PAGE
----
C&W couple help fund children's mental health facility.
Terry Brown, a former Cushman & Wakefield real estate services professional who passed away last November after a long battle with cancer, founded the organization that bears his name. Terry and Nancy were inspired to launch the fundraising drive in the fall of 2002, after their son Bobby spent 10 months in treatment at the unit. Securing the support of Cushman & Wakefield, Terry and his colleagues solicited support from the firm's offices across the country.
Soon after his fundraising efforts began to gain momentum, however, Terry was diagnosed with terminal esophageal cancer. During his fight with the illness, he continued to unselfishly focus his efforts on raising the funds necessary to build the new playground. Terry's friends, family, neighbors, and former colleagues also joined the effort. All were committed to helping Terry realize his dream before he died.
Terry Brown passed away in November 2003, but not before raising approximately $300,000 to ensure the playground's completion.
"Because of so much generosity and support for Terry in his efforts to raise these contributions, 'Terry's Dream' playground is now a reality," said Nancy Brown.
"We are thrilled and honored to celebrate this incredible effort to give so many children afflicted with devastating mental illnesses a fabulous place of joy," said Ken Krasnow, executive managing director and the New York Area leader for Cushman & Wakefield.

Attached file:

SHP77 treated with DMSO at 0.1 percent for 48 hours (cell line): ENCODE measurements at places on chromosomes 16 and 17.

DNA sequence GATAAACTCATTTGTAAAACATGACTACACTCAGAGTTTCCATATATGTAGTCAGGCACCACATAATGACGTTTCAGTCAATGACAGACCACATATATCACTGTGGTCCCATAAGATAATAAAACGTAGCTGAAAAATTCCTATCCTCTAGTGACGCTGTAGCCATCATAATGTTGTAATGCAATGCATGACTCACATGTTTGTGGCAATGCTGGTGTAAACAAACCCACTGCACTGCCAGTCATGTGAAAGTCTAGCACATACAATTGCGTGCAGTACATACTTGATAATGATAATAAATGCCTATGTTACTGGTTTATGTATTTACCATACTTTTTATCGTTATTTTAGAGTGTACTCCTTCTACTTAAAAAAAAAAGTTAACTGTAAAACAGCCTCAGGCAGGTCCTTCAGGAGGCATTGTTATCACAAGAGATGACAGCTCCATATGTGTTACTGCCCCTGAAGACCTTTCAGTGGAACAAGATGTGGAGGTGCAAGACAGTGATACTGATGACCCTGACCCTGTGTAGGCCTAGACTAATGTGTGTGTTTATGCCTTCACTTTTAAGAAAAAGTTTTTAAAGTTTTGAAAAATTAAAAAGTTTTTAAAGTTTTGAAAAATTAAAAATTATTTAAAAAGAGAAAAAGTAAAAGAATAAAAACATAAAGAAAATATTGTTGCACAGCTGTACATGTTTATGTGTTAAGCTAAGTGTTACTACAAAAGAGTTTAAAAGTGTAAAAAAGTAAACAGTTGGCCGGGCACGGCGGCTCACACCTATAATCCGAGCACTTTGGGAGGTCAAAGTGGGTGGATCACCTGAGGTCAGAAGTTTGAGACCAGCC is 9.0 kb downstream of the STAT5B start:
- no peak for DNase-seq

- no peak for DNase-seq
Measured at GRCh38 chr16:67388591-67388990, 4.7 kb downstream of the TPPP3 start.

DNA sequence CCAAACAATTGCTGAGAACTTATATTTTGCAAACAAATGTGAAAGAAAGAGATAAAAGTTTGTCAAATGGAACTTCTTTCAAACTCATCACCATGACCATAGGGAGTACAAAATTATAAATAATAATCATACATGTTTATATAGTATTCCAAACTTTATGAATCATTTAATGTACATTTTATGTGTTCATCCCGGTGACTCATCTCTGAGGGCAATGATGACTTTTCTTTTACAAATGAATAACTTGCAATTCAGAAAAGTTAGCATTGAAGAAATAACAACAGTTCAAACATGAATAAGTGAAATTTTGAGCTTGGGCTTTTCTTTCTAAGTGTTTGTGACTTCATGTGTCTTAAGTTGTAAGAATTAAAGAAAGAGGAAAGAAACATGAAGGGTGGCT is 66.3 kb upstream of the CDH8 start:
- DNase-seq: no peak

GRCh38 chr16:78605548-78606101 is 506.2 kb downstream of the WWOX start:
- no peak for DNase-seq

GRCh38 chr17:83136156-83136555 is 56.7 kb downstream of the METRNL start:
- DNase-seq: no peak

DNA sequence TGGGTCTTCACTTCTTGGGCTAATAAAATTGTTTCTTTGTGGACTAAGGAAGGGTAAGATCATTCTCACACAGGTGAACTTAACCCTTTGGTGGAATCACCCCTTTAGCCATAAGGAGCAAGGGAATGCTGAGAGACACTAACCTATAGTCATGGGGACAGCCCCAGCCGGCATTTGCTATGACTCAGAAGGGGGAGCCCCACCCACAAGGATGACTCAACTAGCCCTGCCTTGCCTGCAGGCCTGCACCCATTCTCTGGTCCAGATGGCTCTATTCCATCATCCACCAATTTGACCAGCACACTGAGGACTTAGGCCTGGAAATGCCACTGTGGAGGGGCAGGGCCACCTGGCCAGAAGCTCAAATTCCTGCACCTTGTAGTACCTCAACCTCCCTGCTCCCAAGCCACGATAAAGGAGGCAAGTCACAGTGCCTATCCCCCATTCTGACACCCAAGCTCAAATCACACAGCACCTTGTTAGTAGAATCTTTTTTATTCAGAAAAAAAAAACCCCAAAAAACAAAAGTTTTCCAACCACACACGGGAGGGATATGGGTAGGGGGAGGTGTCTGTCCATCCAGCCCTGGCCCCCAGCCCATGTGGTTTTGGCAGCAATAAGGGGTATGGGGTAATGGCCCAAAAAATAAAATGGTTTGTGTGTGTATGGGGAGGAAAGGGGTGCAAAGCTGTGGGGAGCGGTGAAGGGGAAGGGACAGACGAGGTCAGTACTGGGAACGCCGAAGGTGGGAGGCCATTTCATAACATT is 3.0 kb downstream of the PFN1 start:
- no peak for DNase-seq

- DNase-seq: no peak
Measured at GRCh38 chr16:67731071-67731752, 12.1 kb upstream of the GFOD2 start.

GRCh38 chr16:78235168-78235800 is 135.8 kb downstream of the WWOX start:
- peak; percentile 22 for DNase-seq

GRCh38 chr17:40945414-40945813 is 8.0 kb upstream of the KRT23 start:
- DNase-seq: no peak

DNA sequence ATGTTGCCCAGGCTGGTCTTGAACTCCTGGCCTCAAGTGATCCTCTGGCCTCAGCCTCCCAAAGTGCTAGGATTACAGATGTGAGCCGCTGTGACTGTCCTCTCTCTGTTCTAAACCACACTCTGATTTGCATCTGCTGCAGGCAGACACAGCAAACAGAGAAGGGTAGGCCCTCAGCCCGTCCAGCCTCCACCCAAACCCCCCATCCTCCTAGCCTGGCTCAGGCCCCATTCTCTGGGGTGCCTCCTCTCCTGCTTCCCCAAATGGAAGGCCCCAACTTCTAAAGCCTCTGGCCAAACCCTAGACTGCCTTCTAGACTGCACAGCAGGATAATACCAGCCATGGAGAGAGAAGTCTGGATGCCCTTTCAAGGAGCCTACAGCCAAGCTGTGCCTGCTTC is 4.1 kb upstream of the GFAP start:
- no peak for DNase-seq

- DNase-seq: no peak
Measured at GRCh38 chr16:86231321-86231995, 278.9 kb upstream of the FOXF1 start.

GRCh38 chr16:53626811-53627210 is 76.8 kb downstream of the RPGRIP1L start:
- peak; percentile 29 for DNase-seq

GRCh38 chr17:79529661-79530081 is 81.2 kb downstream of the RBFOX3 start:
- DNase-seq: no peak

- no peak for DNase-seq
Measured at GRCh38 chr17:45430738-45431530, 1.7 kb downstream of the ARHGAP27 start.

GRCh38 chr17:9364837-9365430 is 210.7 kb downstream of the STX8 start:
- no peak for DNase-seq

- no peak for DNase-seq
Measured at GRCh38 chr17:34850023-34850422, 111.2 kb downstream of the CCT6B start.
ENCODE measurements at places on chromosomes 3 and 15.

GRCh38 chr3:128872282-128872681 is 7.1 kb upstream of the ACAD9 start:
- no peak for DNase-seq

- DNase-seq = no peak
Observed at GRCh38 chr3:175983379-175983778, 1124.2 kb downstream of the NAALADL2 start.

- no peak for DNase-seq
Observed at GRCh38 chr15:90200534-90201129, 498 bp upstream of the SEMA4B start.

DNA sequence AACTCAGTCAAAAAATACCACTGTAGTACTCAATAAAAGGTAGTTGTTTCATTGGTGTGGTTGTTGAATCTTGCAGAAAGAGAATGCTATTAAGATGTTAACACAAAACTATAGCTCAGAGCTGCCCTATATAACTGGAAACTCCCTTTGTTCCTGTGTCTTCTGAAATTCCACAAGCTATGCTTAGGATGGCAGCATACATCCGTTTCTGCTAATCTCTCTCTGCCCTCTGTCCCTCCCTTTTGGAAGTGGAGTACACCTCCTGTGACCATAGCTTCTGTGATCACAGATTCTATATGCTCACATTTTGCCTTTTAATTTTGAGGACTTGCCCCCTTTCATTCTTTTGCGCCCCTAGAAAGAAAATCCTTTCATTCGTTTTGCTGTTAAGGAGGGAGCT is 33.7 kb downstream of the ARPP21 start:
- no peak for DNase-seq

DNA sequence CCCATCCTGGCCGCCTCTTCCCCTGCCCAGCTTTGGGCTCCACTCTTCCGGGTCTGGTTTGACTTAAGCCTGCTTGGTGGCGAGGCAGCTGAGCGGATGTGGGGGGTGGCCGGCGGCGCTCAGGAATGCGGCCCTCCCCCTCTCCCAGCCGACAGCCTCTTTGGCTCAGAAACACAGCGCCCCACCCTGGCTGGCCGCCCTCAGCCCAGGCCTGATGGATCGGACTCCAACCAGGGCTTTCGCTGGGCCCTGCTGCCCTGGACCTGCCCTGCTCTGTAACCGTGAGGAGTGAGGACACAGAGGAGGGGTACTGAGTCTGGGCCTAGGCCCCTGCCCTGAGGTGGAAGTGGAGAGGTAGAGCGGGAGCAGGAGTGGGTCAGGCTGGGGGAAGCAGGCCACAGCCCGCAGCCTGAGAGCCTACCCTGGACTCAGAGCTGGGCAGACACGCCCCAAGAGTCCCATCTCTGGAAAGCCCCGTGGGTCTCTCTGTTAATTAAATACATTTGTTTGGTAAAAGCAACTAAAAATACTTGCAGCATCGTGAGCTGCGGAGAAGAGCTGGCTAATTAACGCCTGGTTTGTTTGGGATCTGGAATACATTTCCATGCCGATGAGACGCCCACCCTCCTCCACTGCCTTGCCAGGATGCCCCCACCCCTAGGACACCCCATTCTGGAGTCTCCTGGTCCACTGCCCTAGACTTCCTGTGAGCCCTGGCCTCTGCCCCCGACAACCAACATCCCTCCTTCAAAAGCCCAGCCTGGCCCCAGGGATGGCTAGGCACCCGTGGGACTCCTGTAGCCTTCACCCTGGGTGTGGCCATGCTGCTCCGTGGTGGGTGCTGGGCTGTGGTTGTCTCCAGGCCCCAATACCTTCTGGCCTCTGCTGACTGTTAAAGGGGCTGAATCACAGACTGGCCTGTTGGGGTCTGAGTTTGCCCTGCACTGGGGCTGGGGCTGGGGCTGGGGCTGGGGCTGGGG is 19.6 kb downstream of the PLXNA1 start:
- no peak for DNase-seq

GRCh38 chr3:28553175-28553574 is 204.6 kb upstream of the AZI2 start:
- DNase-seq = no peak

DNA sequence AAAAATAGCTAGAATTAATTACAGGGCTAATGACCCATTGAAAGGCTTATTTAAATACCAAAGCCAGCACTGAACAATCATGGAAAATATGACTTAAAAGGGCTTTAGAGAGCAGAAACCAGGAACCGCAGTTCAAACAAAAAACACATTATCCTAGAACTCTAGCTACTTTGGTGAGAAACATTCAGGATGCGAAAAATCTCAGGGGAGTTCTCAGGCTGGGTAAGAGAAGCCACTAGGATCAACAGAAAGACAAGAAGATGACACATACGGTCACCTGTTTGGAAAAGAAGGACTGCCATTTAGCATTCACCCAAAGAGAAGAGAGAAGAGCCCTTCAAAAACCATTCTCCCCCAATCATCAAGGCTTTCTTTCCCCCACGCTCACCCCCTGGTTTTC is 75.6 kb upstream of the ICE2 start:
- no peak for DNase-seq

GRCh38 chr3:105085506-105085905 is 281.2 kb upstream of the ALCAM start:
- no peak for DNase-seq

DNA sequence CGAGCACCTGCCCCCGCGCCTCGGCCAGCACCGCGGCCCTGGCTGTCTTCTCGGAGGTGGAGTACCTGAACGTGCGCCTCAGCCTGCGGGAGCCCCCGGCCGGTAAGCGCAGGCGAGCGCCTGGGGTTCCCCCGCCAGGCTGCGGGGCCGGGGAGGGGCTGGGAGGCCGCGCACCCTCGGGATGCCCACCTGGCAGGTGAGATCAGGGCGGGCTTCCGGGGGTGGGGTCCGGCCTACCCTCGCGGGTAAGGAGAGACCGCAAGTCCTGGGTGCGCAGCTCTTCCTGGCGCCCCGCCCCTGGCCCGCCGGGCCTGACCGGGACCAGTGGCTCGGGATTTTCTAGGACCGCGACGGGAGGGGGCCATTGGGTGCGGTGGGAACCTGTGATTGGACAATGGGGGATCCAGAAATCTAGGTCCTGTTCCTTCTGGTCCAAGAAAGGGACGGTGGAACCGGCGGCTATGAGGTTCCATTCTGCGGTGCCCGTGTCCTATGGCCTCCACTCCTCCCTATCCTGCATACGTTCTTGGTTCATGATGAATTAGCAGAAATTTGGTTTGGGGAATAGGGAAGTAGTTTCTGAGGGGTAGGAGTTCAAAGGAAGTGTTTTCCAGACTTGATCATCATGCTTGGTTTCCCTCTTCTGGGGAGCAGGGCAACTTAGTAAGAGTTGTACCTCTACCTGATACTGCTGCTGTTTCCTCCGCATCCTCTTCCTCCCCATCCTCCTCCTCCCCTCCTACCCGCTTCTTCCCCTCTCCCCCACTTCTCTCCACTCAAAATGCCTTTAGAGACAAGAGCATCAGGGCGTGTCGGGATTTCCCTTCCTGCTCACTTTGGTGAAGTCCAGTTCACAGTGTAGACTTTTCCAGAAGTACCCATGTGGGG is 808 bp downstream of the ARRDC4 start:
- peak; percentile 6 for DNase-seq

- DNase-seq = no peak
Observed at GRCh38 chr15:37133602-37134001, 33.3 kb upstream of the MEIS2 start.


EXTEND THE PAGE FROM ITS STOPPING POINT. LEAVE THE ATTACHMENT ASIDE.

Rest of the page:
Hundreds of children will benefit from this wonderful new resource each year. The Children's Psychiatric Inpatient Service is a 15-bed unit, which is always full and where there is always a waiting list. Children from ages of four to 14 who suffer from abuse, anxiety, depression, bipolar, obsessive-compulsive disorders, childhood schizophrenia or a range of conditions typically spend a minimum of two weeks and an average of 30 days in the expertly staffed unit that is nationally known for its care of this vulnerable group of young patients.
"Our program is unique because we approach care as an orchestrated multidisciplinary team to understand and intervene on behalf of each child," said Dr. Andres Martin, medical director of the service.
Because budget cuts have forced the closure of pediatric mental health beds in Connecticut and across the nation, there are fewer and fewer places for sick children to go. Despite the financial situation, Yale-New Haven continues its commitment to caring for Connecticut's severely mentally ill children.
Terry--and all of the donors whose support made the playground possible--were honored with a tribute on Sept. 23 at at Yale-New Haven Hospital.
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|Title Annotation:||Transcripts; Cushman & Wakefield Inc.|
|Publication:||Real Estate Weekly|
|Date:||Oct 6, 2004|
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